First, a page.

Libya’s final draft constitution: A contextual analysis
On 29 July 2017, Libya’s Constitution Drafting Assembly (CDA) achieved what many were starting to think was impossible. Over two thirds of its members, including a majority from the eastern region, approved a final draft constitution. Given the circumstances, the CDA’s achievement should not be understated: it has given new life to a transition process that many had written off altogether. There is still some uncertainty about the draft’s status, as a complaint was lodged in the Beida Appeals Court to challenge the fact that the CDA had voted on a Saturday, but many observers are confident that the draft will stand and will eventually be submitted to a referendum (as soon as security permits). Some international officials are now referring to the final draft as a ‘constitutional proposal’, in order to cement its status.
The final draft offers many surprises, particularly when compared to popular discourse on constitutional reform back in 2011: it provides for a presidential system of government, and only very limited decentralization. The reasons are obvious: after years of national dysfunction, the CDA (alongside many Libyans) has decided to prioritize peace and stability over all else. It aims to contribute to that effort by removing any uncertainty as to who will be in charge after the new constitution enters into force: the president will control government policy and will have access to a number of mechanisms to increase the likelihood that that policy will be implemented.
After everything that has happened, very few commentators will question the justification for the CDA’s choices on all of these issues. Prioritizing peace and stability in this context makes sense, and the CDA’s approach on many of these broad issues is well reasoned. If enough of the country’s political forces and communities agree to adhere to the final draft, it could lead to a better future for the country.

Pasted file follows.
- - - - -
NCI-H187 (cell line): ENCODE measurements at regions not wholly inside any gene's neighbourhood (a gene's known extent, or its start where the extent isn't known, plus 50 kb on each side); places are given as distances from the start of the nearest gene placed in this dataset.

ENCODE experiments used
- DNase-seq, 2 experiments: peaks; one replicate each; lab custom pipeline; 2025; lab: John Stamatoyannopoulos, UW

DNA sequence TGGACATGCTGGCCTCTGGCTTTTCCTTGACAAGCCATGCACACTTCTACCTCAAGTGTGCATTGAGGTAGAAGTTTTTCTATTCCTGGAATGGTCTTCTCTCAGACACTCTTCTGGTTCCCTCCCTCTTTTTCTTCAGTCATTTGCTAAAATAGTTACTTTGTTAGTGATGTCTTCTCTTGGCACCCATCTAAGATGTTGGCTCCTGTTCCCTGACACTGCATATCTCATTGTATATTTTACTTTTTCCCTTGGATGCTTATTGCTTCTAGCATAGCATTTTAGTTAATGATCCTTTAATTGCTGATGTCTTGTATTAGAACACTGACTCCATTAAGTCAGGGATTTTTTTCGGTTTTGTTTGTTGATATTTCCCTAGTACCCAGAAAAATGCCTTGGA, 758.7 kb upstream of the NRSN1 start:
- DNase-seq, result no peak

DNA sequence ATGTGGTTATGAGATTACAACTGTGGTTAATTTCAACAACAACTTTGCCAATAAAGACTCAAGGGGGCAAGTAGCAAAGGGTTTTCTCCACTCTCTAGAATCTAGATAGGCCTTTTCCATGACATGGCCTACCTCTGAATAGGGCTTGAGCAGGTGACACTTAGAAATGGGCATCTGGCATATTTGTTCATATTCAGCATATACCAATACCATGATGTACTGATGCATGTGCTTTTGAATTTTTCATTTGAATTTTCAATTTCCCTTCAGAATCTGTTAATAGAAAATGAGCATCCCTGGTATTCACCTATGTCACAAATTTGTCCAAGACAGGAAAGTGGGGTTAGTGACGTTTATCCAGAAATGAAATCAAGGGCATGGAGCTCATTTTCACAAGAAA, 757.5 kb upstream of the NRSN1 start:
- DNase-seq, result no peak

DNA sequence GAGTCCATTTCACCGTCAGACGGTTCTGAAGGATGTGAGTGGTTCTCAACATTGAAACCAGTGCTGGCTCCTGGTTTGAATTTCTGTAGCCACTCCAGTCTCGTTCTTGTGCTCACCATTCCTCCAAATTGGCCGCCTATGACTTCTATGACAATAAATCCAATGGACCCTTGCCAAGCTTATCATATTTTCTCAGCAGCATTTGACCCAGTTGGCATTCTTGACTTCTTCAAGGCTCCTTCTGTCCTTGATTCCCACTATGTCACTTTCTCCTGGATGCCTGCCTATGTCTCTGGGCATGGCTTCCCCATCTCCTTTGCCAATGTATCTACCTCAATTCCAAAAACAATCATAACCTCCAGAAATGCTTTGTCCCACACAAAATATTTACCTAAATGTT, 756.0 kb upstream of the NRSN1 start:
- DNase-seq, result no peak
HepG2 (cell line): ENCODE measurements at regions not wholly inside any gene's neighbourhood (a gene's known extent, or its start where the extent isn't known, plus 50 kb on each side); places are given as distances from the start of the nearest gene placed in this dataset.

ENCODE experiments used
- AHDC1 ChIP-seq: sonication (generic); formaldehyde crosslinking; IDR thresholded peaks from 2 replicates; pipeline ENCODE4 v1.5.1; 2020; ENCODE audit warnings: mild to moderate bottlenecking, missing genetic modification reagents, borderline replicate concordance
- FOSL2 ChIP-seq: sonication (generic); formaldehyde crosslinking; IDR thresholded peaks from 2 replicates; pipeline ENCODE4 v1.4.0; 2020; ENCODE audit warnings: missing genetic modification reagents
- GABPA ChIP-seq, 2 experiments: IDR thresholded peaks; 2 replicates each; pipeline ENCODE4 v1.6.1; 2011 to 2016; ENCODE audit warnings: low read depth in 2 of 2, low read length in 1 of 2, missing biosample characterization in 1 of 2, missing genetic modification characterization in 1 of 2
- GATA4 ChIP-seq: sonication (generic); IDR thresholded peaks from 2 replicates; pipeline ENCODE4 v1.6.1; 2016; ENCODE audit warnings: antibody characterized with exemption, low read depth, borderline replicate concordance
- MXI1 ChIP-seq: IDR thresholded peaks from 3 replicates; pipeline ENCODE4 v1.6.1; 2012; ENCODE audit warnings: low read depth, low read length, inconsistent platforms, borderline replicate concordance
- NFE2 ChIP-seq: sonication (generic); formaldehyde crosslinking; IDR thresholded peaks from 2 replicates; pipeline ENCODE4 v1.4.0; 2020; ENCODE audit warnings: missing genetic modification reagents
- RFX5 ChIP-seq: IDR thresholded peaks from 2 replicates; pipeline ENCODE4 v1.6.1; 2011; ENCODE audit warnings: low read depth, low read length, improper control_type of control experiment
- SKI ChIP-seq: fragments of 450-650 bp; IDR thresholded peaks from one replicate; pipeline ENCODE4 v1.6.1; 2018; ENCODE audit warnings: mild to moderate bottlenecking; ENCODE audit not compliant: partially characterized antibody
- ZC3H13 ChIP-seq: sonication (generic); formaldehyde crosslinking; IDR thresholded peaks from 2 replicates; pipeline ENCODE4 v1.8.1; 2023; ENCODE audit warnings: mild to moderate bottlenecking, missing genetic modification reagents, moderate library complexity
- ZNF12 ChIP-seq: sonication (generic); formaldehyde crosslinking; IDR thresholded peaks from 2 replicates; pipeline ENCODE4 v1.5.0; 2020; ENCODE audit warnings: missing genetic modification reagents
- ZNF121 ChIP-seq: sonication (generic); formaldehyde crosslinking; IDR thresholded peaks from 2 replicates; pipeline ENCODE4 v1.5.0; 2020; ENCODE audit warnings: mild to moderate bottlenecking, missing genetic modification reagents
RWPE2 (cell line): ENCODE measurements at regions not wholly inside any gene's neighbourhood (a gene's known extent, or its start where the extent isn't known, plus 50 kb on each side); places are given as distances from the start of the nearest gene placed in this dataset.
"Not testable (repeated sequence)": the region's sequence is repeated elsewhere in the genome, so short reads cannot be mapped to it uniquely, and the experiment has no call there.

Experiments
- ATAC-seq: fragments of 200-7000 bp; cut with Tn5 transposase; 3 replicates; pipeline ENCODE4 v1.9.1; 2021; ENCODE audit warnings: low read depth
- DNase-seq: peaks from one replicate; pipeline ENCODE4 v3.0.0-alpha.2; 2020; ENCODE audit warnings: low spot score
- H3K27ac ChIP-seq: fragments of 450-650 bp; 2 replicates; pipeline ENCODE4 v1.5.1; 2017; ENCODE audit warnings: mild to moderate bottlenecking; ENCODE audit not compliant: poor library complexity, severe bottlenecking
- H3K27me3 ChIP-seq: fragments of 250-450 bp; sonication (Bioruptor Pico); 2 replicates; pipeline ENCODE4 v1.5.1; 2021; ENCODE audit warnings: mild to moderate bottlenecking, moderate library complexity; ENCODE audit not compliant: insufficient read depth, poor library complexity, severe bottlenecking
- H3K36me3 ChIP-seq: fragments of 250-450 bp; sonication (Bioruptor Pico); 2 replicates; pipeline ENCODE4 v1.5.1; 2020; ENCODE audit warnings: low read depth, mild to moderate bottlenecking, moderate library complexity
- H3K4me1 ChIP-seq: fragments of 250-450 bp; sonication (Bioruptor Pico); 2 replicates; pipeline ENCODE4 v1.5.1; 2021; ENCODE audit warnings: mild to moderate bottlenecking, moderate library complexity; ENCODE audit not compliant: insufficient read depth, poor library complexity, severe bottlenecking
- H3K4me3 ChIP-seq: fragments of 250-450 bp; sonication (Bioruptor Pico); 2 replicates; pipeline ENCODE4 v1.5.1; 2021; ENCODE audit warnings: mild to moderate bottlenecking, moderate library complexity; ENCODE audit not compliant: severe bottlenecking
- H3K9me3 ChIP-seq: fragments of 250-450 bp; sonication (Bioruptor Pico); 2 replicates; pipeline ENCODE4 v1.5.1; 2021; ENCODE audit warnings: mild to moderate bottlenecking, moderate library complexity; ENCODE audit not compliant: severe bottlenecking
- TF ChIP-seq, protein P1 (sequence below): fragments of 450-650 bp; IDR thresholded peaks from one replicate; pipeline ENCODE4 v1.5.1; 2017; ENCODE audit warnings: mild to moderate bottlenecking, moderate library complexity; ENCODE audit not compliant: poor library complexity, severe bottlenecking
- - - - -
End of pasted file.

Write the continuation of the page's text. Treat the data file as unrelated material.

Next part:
Libyans and external actors are right to be excited about the short-term implications of having a final draft; but they should be aware of the long-term risks that the current ‘peace-at-any-cost’ approach creates. As it stands, the final draft raises at least two important concerns that must be addressed at this early stage. The first is procedural and political in nature: because of the unusual drafting process, it is unclear to what extent Libya’s major political forces support the final draft’s content, which leaves open the possibility that they may ultimately refuse to comply. Whatever can be done to prevent that outcome should be done – and at the earliest possible opportunity. The second concern is of a substantial nature: the draft as it currently stands suffers from a number of important problems (see below). It can and should be improved in the coming period, hopefully before a referendum is organized. The president’s powers are at times too wide, which increases the chances that the country could backslide in favour of one-man rule. Nor does the draft do enough to address economic inequality, whether at an individual or at a geographical and community level; this could worsen historical grievances that have already been simmering for some time.
This contextual analysis places the final Libyan draft in its historical and regional context. It discusses both procedural and substantive issues, and reviews many (but not all) of the final draft’s sections. It does not purport to provide a comprehensive analysis, and nor does it have all the answers to the questions that it raises. It is published here in the hope that it will draw attention to the final draft’s merits and flaws, in order to assist Libyans in formulating their own opinion about the final draft. Hopefully it will also provide some useful insights for policy makers as they consider their country’s future constitutional framework.